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Cornel West may be America’s best-known public intellectual. He’s a professor of religion at Princeton University, where he has taught since a very public exit from Harvard in 2002. He is the author and co-author of several books, including Democracy Matters, his most recent, which is a sequel to his 1993 Race Matters, which won the American Book Award.
It’s not likely that West’s book would change the mind of anyone already committed to the reelection of President George W. Bush. But its appearance at this time provides yet another indictment of the administration’s foreign and domestic policies. West argues that American democracy is being distorted in the Bush era by three dominating dogmas: free-market fundamentalism, aggressive militarism and escalating authoritarianism.
Although many of his works are aimed at popular audience, West has published a host of scholarly texts, including Prophetic Fragments, The American Evasion of Philosophy and Post-Analytic Philosophy. While he is a prolific academic, that’s not the reason for his wide appeal. He’s appeared in two of the three Matrix films and created two spoken-word CDs: Sketches of My Culture and the two-CD set Street Knowledge. West’s Harvard classes were so popular, he sometimes had to take them off campus to find a large enough venue.
Students, just like audiences at his public performances, no doubt are dazzled by West’s torrents of words and thematic virtuosity. He crosses boundaries of discipline and genre to link disparate notions, dropping names and eccentric references as he riffs.
During a West performance, you’re likely to hear names like Soren Kierkegaard and KRS-One mentioned in the same sentence. I wouldn’t be surprised if he found some way to link jazz saxophonist John Coltrane’s “Naima” solo to some forgotten rhetorical flourish of Benjamin Franklin or to some passage in a novel by Ralph Waldo Emerson or James Baldwin. West regularly limns Western cultural history for unlikely juxtapositions. No allusion is too far-flung.
In Democracy Matters, for example, West cites characters in Plato’s Republic and Fyodor Dostoyevsky’s The Brothers Kararmazov to illustrate some of “deadening nihilisms” he says are suffocating the “deep democratic energies” in America today. He goes to the novels of Herman Melville for what he calls “an unprecedented and unmatched meditation on the imperialist and racist impediments to democracy in American life.”
West also believes the musical genre of the blues is a philosophical lodestone for successful democracy. The blues aesthetic placed stress “on dialogue, resistance and hope,” which, he writes, “is the very lifeblood for a vital democratic citizenry.” For West, novelist Toni Morrison’s “magisterial corpus” best exemplifies this blues aesthetic.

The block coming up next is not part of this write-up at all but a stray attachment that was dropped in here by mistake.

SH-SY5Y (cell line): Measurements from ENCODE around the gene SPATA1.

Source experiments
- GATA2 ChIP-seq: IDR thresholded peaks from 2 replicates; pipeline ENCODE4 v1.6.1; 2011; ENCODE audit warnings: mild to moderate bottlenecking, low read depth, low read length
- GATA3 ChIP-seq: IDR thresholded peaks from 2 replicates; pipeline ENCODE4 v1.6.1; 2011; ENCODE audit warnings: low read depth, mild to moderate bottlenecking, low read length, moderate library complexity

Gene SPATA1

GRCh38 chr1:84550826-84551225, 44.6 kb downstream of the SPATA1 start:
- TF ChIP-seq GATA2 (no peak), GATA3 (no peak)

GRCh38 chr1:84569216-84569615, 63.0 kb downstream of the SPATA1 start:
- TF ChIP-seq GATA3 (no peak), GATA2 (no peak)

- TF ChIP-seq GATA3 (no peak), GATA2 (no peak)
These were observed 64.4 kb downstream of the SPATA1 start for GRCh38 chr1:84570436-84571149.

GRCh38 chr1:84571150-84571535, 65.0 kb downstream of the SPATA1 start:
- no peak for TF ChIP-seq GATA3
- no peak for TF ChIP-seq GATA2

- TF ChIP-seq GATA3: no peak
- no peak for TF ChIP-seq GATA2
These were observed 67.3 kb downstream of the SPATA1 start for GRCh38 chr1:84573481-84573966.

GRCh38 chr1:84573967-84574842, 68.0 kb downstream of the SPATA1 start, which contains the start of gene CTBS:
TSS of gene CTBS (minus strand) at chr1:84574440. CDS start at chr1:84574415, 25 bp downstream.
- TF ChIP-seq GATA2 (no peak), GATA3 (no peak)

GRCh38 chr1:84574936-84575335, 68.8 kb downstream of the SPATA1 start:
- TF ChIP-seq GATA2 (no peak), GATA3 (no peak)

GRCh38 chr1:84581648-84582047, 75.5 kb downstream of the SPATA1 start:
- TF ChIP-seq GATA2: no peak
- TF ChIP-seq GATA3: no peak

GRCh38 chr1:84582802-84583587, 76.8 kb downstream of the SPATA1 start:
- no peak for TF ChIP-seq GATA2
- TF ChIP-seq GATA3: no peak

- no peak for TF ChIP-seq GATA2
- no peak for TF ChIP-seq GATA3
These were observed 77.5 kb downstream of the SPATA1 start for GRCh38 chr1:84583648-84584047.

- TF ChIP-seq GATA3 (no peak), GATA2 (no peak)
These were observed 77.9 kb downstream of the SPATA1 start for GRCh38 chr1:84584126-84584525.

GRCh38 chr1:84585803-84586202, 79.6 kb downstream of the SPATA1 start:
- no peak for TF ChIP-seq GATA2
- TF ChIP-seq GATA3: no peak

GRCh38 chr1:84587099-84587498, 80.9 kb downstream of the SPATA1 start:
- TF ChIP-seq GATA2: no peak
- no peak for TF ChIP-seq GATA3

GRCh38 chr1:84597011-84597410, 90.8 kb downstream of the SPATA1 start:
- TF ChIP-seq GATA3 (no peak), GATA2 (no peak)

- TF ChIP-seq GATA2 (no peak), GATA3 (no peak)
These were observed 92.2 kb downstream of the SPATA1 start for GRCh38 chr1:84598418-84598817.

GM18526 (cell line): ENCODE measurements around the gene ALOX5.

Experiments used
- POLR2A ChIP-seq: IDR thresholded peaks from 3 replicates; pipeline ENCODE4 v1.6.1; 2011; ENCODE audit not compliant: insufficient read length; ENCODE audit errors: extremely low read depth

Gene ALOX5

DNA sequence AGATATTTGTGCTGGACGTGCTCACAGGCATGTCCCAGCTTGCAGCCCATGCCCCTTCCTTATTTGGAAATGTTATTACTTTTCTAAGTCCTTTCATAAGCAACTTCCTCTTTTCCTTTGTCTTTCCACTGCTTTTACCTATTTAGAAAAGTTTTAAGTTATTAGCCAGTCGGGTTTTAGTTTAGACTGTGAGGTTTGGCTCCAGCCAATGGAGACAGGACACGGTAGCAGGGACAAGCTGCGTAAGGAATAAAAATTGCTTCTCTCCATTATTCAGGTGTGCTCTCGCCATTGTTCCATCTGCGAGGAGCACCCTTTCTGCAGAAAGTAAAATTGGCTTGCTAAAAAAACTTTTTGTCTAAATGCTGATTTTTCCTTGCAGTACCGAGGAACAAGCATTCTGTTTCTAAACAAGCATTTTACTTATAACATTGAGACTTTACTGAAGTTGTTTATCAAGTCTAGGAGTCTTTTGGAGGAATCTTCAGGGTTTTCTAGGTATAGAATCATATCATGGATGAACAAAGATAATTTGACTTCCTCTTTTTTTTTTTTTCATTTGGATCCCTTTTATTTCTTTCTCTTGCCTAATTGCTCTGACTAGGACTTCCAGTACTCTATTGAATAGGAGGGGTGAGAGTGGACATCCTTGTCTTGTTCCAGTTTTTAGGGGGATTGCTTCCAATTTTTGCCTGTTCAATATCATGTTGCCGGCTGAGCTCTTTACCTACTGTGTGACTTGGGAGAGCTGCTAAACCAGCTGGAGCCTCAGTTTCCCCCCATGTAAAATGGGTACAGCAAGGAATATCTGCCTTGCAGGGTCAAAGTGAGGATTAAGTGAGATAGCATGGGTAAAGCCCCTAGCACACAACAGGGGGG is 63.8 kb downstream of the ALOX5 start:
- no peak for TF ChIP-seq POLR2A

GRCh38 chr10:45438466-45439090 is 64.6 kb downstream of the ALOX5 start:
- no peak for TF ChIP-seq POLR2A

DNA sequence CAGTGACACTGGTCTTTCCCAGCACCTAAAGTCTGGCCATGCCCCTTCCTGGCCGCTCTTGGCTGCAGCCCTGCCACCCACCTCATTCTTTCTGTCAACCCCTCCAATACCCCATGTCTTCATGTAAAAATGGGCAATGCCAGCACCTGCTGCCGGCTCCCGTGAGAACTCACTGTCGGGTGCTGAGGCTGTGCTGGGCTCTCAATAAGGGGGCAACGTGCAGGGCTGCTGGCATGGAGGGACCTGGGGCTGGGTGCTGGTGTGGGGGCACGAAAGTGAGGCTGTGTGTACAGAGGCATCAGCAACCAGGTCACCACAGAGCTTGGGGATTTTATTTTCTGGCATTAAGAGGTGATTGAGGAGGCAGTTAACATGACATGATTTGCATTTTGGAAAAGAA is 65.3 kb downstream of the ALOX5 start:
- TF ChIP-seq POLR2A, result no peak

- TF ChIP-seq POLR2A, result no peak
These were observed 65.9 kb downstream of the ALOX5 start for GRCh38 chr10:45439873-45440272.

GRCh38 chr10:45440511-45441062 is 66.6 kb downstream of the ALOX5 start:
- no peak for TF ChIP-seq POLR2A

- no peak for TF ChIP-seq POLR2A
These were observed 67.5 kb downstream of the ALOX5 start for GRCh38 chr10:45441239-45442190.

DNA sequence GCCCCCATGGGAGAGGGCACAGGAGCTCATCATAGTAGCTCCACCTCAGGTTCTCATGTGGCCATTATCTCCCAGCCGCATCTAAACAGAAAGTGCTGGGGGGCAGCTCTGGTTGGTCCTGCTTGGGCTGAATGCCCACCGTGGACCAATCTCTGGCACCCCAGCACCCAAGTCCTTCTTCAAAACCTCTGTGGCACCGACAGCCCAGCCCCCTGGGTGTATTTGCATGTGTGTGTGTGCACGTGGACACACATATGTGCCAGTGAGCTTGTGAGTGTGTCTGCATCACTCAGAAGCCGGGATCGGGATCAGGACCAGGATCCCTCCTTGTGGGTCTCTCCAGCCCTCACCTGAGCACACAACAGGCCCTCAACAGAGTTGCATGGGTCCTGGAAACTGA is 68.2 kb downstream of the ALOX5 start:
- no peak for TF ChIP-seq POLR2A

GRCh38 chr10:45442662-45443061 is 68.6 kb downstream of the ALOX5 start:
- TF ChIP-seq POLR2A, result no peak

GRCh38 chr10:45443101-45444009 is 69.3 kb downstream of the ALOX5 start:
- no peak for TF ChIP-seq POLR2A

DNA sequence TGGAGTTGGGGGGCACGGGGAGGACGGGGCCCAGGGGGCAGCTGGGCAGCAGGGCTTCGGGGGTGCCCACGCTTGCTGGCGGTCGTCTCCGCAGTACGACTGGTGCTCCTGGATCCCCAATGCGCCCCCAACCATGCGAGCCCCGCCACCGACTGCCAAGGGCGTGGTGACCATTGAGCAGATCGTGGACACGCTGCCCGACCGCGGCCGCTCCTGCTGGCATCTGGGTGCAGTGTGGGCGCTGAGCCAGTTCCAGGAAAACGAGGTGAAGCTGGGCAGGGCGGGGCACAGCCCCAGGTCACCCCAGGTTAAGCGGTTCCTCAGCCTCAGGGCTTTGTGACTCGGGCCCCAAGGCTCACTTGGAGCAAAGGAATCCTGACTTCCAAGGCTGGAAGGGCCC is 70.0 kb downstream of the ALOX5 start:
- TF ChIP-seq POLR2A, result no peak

“Morrison’s fundamental democratic insight,” he writes, “is that there can be democratic dialogue only when one is open to the humanity of individuals and to the intensity of their personalities.”
Democracy Matters also includes a very well-argued chapter on the conflict in the Middle East and the overarching problem of Muslims and Jews. He makes common cause with progressive Jews as he excoriates the policies of Israeli Prime Minister Ariel Sharon. He urges a more complex understanding of Islam, but forthrightly condemns “Islamic fundamentalist gangsters” and “the anti-Semitism of autocratic Islamic states.”
Critics often cite his wide-ranging concerns as proof of their charge he is miles wide and inches deep, favoring style over substance. And, to be frank, West gives these critics plenty of ammunition.
There is something excessive about him. He chronically overdresses. He is verbose, occasionally even grandiloquent. His histrionic oratorical style sometimes distracts from his message. At times his eclectic “multicontextualism” periodically veers into a maze of incoherence. That seeming incoherence is what prompted the dust-up between him and Lawrence H. Summers, then the newly installed president of Harvard.
Although West authored more than 10 books and is heavily cited in scholarly references, Summers questioned his commitment to Harvard-caliber scholarship. At the time West was a part of Harvard’s vaunted dream team of Black Studies stars, assembled by Henry Louis Gates Jr. Summers’ behavior insulted West and he bounced to Princeton, where he had taught before joining Gates’ team.
“Weaving a web of interconnections between the academy, mass media, prisons, churches and the streets … did not fit into the narrow field of his technocratic vision,” he writes explaining his exit.
Those interconnections are laudable and make him the very definition of a public intellectual. But sometimes those connections get clogged: This imaginative aesthetic can render him politically inconsequential — as in 2000 when he backed Ralph Nader over Al Gore.
But that obdurate romanticism just might be the price we have to pay for West’s manifest brilliance.
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